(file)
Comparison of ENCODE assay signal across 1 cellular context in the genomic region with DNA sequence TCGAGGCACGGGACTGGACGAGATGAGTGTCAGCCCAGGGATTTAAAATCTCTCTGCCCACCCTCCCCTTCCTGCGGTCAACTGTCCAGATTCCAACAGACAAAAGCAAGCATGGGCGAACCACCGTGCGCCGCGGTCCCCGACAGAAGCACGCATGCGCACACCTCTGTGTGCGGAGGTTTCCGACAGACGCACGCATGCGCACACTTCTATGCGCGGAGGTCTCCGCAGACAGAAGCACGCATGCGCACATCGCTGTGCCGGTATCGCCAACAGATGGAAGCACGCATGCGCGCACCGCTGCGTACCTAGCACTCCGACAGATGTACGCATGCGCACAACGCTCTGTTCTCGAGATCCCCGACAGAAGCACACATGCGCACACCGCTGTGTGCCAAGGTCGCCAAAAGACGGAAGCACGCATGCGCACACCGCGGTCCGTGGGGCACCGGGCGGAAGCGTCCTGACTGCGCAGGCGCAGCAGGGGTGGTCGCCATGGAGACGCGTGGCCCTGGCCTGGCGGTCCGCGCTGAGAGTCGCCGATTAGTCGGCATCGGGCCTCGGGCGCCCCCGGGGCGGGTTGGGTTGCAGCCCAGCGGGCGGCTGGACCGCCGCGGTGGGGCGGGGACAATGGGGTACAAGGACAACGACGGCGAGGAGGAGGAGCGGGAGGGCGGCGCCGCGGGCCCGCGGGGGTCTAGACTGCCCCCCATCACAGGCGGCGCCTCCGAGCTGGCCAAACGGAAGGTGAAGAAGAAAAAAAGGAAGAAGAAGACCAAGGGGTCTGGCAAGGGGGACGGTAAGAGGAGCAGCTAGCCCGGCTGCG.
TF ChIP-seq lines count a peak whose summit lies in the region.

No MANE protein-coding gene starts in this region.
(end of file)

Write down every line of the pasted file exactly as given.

Comparison of ENCODE assay signal across 1 cellular context in the genomic region with DNA sequence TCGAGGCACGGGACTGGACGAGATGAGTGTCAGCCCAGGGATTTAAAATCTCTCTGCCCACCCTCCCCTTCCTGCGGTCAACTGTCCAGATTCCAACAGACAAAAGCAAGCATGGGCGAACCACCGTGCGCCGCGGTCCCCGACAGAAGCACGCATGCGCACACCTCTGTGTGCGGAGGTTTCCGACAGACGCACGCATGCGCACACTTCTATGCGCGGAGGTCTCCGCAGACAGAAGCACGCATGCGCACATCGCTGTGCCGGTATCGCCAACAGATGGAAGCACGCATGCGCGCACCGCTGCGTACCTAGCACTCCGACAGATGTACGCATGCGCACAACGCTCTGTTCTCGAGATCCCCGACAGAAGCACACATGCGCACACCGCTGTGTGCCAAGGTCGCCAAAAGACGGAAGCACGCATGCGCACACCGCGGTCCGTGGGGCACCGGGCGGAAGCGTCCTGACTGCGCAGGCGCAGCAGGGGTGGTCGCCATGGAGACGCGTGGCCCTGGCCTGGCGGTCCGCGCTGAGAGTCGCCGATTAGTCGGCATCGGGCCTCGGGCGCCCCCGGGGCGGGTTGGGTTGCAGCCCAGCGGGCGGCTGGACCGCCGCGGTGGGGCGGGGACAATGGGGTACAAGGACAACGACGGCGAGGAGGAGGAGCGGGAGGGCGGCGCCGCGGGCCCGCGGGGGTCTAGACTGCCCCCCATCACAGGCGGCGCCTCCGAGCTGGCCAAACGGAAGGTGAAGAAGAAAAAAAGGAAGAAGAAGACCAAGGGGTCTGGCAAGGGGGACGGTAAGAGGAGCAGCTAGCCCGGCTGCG.
TF ChIP-seq lines count a peak whose summit lies in the region.

No MANE protein-coding gene starts in this region.